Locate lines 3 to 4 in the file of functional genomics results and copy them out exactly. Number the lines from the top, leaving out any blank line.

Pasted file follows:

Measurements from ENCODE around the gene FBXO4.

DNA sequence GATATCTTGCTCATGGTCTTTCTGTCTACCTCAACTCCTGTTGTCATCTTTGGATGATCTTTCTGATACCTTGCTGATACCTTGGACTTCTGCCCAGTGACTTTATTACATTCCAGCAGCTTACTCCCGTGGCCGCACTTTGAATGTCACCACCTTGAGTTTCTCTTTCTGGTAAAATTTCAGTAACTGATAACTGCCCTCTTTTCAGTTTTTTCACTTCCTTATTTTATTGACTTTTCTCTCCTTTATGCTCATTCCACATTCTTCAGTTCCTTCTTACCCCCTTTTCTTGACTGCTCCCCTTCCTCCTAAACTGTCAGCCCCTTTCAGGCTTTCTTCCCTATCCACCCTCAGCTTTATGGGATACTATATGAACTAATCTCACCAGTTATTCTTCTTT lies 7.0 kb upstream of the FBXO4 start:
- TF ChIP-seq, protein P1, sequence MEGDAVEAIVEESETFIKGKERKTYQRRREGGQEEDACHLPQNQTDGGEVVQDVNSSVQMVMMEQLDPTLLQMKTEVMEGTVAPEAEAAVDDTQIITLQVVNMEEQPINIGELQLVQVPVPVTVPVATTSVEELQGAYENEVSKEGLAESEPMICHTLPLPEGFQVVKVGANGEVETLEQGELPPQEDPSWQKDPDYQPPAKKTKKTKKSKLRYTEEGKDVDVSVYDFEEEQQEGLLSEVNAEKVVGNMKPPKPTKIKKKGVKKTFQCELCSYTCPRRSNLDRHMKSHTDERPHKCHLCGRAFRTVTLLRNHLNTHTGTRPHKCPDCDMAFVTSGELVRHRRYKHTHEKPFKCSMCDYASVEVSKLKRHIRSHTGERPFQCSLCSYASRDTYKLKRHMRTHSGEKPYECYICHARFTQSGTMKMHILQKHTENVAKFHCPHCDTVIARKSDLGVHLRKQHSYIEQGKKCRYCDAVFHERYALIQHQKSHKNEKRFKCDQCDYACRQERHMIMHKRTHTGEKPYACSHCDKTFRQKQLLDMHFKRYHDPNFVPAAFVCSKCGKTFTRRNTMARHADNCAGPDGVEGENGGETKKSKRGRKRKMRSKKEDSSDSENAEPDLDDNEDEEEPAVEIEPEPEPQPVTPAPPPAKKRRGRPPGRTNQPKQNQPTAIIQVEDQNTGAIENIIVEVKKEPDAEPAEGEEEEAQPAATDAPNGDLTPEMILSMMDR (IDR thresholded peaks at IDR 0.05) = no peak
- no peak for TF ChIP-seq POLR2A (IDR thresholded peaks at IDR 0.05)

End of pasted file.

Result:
- TF ChIP-seq, protein P1, sequence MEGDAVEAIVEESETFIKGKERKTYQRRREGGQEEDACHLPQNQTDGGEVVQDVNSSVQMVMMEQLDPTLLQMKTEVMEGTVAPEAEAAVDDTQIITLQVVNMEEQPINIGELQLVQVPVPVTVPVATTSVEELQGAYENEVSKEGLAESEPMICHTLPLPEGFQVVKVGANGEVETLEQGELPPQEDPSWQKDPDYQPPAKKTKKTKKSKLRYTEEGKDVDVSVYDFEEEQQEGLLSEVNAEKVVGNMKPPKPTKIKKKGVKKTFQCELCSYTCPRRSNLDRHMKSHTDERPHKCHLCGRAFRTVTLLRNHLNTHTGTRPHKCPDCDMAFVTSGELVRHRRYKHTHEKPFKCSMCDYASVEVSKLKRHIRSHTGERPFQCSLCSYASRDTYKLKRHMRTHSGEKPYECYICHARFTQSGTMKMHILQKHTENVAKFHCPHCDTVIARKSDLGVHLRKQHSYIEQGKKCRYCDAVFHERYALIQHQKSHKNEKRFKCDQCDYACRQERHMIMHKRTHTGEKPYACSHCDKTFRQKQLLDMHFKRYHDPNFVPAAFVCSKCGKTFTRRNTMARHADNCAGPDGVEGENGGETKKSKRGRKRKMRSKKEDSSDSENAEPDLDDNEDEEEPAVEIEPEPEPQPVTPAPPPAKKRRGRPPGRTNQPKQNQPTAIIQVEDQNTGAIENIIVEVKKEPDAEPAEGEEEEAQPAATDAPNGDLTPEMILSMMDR (IDR thresholded peaks at IDR 0.05) = no peak
- no peak for TF ChIP-seq POLR2A (IDR thresholded peaks at IDR 0.05)